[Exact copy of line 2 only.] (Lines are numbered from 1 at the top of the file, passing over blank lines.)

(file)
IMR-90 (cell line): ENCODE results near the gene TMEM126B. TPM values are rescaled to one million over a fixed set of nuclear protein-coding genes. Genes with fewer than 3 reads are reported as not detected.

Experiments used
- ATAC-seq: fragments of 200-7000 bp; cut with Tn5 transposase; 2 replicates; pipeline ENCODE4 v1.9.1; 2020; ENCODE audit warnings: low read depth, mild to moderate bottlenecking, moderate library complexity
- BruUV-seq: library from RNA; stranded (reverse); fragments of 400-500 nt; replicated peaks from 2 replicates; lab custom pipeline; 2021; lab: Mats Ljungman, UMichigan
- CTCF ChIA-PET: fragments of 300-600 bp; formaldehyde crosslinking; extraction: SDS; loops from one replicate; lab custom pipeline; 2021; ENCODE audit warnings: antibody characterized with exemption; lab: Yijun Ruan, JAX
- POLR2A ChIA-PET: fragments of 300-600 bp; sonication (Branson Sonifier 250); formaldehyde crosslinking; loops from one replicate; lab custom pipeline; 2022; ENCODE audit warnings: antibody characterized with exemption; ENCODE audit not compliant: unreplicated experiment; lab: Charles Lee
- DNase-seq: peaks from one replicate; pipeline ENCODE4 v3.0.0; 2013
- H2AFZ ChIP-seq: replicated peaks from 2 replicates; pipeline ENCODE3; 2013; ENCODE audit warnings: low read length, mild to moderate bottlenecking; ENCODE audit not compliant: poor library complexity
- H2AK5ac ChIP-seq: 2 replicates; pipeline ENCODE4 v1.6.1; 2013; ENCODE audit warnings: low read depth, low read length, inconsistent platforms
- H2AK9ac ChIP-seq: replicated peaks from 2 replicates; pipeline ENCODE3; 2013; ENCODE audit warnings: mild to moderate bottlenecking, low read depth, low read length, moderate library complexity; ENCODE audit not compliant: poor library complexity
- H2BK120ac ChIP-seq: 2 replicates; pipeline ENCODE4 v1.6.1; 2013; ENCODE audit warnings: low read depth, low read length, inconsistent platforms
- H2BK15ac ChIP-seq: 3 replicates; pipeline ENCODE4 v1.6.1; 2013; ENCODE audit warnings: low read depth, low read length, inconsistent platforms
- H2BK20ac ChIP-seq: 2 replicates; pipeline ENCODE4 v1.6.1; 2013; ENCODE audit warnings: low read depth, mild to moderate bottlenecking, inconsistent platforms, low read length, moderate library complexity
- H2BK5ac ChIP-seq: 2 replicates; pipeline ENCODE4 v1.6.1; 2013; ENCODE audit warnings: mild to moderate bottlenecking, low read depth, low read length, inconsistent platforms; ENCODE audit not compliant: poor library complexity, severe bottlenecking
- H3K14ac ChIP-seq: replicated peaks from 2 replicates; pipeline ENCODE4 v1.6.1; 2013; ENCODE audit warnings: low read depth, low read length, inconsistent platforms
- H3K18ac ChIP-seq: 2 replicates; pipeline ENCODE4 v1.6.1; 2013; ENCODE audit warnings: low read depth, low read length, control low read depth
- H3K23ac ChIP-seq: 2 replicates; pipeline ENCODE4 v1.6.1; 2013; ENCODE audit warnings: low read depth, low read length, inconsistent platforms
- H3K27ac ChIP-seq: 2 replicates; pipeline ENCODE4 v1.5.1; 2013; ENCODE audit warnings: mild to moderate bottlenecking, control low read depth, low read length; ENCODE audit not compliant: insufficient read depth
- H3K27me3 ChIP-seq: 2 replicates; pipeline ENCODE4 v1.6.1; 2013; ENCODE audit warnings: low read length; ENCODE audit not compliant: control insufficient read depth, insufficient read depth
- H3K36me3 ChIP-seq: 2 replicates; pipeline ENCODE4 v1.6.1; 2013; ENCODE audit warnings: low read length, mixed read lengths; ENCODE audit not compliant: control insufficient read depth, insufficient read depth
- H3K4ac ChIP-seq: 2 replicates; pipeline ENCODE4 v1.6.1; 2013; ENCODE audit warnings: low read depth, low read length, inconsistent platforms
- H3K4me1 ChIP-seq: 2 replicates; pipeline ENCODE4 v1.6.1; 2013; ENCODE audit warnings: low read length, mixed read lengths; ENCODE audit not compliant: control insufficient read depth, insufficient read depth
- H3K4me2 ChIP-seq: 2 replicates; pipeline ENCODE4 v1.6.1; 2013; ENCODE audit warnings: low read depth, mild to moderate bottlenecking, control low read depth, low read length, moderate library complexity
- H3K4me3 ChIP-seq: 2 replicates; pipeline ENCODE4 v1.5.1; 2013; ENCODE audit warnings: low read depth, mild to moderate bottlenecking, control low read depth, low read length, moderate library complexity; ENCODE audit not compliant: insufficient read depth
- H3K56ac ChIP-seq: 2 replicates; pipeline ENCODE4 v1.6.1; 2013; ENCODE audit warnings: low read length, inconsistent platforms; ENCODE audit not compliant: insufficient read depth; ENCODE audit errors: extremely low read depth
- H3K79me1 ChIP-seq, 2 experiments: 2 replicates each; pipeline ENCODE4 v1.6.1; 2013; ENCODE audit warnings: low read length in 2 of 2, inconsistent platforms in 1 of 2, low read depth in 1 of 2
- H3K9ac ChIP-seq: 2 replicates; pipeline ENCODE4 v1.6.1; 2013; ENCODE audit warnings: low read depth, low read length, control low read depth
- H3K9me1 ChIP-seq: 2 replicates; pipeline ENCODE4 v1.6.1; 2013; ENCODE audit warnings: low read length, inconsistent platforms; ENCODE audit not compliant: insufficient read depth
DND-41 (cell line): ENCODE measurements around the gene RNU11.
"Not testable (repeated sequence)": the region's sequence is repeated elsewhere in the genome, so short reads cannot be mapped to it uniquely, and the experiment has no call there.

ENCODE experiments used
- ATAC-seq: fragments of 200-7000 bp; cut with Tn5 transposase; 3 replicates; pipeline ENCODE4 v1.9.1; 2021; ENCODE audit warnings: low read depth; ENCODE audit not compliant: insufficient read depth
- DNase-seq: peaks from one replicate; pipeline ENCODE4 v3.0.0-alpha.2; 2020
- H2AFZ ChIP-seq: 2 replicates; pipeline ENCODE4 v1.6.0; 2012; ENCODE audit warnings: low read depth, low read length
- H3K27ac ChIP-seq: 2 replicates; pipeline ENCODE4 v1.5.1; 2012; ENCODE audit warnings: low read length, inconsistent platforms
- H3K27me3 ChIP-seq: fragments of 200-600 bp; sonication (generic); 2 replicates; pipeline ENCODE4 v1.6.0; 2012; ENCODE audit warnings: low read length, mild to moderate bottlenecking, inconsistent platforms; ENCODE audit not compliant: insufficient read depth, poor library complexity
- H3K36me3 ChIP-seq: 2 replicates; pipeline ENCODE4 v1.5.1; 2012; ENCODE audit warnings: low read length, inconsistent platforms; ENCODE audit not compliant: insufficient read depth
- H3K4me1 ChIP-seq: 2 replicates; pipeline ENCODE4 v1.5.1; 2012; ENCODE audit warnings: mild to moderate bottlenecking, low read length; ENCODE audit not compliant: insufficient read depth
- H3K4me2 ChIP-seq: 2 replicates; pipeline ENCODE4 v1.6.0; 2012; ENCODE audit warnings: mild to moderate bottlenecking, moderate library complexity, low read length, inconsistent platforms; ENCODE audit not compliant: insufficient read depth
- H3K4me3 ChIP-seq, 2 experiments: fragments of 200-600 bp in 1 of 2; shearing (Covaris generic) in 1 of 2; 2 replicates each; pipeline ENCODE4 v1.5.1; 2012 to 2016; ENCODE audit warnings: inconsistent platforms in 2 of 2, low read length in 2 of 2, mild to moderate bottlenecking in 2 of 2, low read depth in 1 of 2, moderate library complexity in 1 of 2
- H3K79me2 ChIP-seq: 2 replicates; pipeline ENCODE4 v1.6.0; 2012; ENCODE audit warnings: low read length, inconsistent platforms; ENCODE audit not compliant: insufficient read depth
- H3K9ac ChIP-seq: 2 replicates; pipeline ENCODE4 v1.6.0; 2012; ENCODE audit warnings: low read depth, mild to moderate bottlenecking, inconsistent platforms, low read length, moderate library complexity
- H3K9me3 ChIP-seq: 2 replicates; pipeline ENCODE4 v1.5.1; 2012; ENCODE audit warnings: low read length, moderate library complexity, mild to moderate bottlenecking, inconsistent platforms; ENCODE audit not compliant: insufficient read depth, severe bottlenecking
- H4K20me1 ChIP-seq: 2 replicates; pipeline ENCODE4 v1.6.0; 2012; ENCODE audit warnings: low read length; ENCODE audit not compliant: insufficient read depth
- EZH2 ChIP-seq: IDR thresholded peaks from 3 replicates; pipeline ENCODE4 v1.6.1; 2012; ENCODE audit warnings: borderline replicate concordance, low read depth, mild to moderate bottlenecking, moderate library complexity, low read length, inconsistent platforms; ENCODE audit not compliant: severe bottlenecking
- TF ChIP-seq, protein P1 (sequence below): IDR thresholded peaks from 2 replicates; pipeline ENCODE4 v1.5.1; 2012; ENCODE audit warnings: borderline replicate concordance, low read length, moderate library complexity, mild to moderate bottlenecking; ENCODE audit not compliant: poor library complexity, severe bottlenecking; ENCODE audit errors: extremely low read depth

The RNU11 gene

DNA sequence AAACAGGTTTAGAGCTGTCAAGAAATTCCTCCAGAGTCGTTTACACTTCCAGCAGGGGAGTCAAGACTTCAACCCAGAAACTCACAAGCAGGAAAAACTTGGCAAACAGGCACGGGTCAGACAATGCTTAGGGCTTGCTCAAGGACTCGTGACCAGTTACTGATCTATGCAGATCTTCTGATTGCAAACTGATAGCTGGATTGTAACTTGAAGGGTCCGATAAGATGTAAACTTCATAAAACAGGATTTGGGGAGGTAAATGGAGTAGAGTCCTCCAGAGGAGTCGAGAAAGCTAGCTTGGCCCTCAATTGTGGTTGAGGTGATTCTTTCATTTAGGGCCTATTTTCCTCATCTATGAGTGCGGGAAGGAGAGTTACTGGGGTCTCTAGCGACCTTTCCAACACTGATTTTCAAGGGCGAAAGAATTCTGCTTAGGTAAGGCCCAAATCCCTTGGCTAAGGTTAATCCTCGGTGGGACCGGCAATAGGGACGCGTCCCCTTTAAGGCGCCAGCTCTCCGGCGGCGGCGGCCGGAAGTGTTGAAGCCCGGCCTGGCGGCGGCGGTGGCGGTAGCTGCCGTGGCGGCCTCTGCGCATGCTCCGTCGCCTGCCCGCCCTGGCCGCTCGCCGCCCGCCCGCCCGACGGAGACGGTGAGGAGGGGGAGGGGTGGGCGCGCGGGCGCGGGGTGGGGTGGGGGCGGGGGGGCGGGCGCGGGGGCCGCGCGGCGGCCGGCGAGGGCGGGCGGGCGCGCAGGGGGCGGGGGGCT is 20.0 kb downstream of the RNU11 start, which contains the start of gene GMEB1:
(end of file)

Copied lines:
Experiments used